Received 16 March 2015; accepted 11 January 2016; published 14 January 2016
On an area basis, rangelands contribute significantly to the world’s land surface and an important share is devoted to grazing. Management of these areas alters drastically their natural characteristics  . With increasing livestock, pressure on natural and semi-natural rangelands is also increased. But not all range types have the same production potential. Destruction of rangeland is mainly related to overpopulation. To enhance food production, grasslands possessing fertile soils have been ploughed and converted to agricultural lands  . Three syndromes, i.e., desertification, woody encroachment, and deforestation are inherent to global grazing. These syndromes have widespread and differential effects on the structure, biochemistry, hydrology and biosphere- atmosphere exchange of grazed ecosystems as well as represent a major component of global environmental change  . Managing the rangelands represents a major shift in thinking and practice. In some parts of the world leading many to believe this is the required stimuli to develop a sustainable rangelands management approach  . There is an increasing need for better management of rangelands in developing countries in view of the alarming depletion causing by population pressure, agricultural expansion, and misuse of rangelands  . Basic to the implementation of any rangelands management strategy, whether it is for assessment and allocation to sustainable uses or for rehabilitation of rangelands and denudate lands, is a clear understanding of how much natural resources there are, where they are located, and their present condition  . Knowledge of the rangelands and its geographical environment are essential for proper planning of sustainable rangelands management. To meet those requirements, precise and up-to-date information regarding the status of the rangelands and potential of rangelands rehabilitation is important to upgrade and to design proper management for future improvement of the rangelands  . Several studies report successful mapping of rangelands in arid and semi-arid environments as well as in temperate areas based on remotely sensed data based on remotely sensed data  . In tropical and subtropical areas, attempts to classify land-cover have been performed  . In the study area, raring cattle are a very important economic activity and continuous grazing all year round is possible at almost all sites  . Hence, precise land-cover information and a quantification of the study area are required. The present study was undertaken in the Dehdez area to assess the trends of rangelands dynamics in the study area during the period 1990-2006.
2. Study Area
The study was carried out in Dehdez area that is located in the southern part of Iran and in south-eastern Khuzestan province between the 50˚12'14'' to 50˚33'25''E and 31˚35'05'' to 31˚58'12''N (Figure 1). The area consists of hills and mountains and less of gentle slope. The altitude ranges from 580 to 3000m asl and covers an area of 512 Km2. Mainly three forest types are dominating in the area. They are Amygdalus scoparia, Quercus persica and Pistacia attlantica forest. Quercus sp. (Quercus persica) forest is pioneer and dominant forest species of this area  . The area is covered by forest, shrub land, agriculture, settlements, villages, riverbeds and water body. On the basis of literature, there are different soils in the study area. Three main order of soil can be seen in the area, consist of Mollisols, Entisols, Inseptisol and Alfisols  . Different lithology in parent material on mountains and hills are seen that make a top sequence with different slopes. On the steep slopes, the soils are shallow with high drainage and highly affected by erosion, coarse texture with high gravels.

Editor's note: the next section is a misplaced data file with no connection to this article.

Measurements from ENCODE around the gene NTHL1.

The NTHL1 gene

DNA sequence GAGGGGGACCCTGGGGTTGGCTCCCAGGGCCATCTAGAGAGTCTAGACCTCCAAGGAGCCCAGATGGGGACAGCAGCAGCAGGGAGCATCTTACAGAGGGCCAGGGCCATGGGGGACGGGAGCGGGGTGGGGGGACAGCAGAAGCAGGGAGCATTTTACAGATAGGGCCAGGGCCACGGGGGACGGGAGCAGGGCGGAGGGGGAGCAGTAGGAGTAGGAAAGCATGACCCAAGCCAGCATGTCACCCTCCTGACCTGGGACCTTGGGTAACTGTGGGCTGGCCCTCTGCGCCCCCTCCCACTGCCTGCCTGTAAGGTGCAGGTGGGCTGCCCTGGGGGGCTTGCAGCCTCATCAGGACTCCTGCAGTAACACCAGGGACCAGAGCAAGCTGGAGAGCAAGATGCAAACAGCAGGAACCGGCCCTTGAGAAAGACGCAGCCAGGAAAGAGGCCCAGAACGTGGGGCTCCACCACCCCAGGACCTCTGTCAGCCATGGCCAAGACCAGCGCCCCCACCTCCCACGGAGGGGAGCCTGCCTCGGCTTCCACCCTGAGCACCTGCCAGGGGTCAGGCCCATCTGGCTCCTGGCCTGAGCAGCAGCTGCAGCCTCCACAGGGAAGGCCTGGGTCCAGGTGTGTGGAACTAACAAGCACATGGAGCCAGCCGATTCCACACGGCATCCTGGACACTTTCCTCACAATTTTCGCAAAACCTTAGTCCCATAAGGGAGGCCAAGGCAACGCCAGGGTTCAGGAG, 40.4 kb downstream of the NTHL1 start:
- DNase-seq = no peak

3.1. Image Pre-Processing
Two clear, cloud-free Landsat and one ASTER images were selected to classify the study area: June 17, 1990; May 18, 1998 and June 21, 2006. The Dehdez area is entirely contained within Landsat and ASTER path 164, row 38. All images were rectified to UTM zone 39, WGS84 using at least 25 well distributed ground control points and nearest neighbor resampling. The root mean square errors were less than 0.25 pixel (7.5 m) for each
Figure 1. Location map of Dehdez in Khuzestan province, Iran.
of the three images. Image processing was performed using ENVI 4.5. Land-use/cover mapping is achieved through interpretation of Landsat TM satellite images of 1990, 1998 and ASTER image of 2006.
3.2. Image Classification
Classification scheme was based on the land cover and land use classification system developed by  for interpretation of remote sensor data at various scales and resolutions. Based on the Anderson land-use/cover classification system, the land-use and land-covers are classified as forest land, rangeland, water bodies, agricultural land and residential land. The unsupervised image classification method carried out prior to field visit, in order to determine strata for ground truth. Fieldwork carried out to collect data for training and validating land-use/cover interpretation from satellite image of 2006, and for qualitative description of the characteristics of each land-use/cover class. Also, it is necessary to collect other ancillary data and historical data required for classification of 1990 and 1998 images  . In order to create a testing sample set, first of all a set of testing points is selected randomly  . However, reaching all those random points in practice is infeasible because study area is a very complex with very steep slope, and very difficult to access, especially areas which are very far from the road/path. So, a modification is made in the field, whereby 95 randomly points used and all cover classes, which were mapped in the vicinity of these points were checked. For classification of images of 1990 and 1998 simple random sampling is applied  .